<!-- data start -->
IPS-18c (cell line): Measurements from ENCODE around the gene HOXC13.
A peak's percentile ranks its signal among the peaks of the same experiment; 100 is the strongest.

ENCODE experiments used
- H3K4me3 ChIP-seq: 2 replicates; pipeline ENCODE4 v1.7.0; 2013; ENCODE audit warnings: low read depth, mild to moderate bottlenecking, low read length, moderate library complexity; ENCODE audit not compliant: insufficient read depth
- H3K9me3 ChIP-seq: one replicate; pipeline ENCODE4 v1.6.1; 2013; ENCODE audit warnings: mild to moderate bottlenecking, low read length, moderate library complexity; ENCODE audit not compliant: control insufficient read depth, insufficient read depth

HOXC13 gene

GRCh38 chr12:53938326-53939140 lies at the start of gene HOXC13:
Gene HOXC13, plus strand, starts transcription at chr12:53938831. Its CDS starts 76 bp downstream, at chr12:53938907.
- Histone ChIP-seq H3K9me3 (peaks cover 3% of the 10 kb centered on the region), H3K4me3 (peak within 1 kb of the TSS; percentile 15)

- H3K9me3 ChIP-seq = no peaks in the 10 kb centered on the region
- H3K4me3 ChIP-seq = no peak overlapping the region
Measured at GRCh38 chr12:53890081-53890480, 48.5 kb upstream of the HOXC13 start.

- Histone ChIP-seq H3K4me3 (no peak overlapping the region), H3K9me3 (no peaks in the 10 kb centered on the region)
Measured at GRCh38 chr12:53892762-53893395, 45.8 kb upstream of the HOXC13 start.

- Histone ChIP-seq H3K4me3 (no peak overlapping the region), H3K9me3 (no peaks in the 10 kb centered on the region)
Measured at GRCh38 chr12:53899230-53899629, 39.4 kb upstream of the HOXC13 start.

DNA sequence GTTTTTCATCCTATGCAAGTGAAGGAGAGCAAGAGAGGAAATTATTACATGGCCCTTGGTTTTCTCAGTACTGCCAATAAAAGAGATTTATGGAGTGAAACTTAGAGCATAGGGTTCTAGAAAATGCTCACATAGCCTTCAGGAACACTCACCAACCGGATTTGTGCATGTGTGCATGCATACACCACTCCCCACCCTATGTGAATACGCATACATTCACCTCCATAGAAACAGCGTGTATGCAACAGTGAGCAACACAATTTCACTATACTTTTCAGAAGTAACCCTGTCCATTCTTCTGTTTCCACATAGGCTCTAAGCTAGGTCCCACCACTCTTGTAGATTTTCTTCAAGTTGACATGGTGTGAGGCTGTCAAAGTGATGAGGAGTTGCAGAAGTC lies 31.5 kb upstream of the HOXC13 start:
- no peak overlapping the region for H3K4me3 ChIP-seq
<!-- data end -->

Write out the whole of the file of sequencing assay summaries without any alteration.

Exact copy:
IPS-18c (cell line): Measurements from ENCODE around the gene HOXC13.
A peak's percentile ranks its signal among the peaks of the same experiment; 100 is the strongest.

ENCODE experiments used
- H3K4me3 ChIP-seq: 2 replicates; pipeline ENCODE4 v1.7.0; 2013; ENCODE audit warnings: low read depth, mild to moderate bottlenecking, low read length, moderate library complexity; ENCODE audit not compliant: insufficient read depth
- H3K9me3 ChIP-seq: one replicate; pipeline ENCODE4 v1.6.1; 2013; ENCODE audit warnings: mild to moderate bottlenecking, low read length, moderate library complexity; ENCODE audit not compliant: control insufficient read depth, insufficient read depth

HOXC13 gene

GRCh38 chr12:53938326-53939140 lies at the start of gene HOXC13:
Gene HOXC13, plus strand, starts transcription at chr12:53938831. Its CDS starts 76 bp downstream, at chr12:53938907.
- Histone ChIP-seq H3K9me3 (peaks cover 3% of the 10 kb centered on the region), H3K4me3 (peak within 1 kb of the TSS; percentile 15)

- H3K9me3 ChIP-seq = no peaks in the 10 kb centered on the region
- H3K4me3 ChIP-seq = no peak overlapping the region
Measured at GRCh38 chr12:53890081-53890480, 48.5 kb upstream of the HOXC13 start.

- Histone ChIP-seq H3K4me3 (no peak overlapping the region), H3K9me3 (no peaks in the 10 kb centered on the region)
Measured at GRCh38 chr12:53892762-53893395, 45.8 kb upstream of the HOXC13 start.

- Histone ChIP-seq H3K4me3 (no peak overlapping the region), H3K9me3 (no peaks in the 10 kb centered on the region)
Measured at GRCh38 chr12:53899230-53899629, 39.4 kb upstream of the HOXC13 start.

DNA sequence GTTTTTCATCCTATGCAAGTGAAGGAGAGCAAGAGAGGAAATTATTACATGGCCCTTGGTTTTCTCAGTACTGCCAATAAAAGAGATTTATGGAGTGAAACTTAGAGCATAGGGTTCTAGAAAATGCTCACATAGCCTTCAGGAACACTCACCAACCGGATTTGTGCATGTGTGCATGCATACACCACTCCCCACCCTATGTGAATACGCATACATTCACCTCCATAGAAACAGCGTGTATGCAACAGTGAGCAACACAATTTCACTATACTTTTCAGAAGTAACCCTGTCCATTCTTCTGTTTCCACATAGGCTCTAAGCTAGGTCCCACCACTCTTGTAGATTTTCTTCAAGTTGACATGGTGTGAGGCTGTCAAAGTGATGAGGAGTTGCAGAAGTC lies 31.5 kb upstream of the HOXC13 start:
- no peak overlapping the region for H3K4me3 ChIP-seq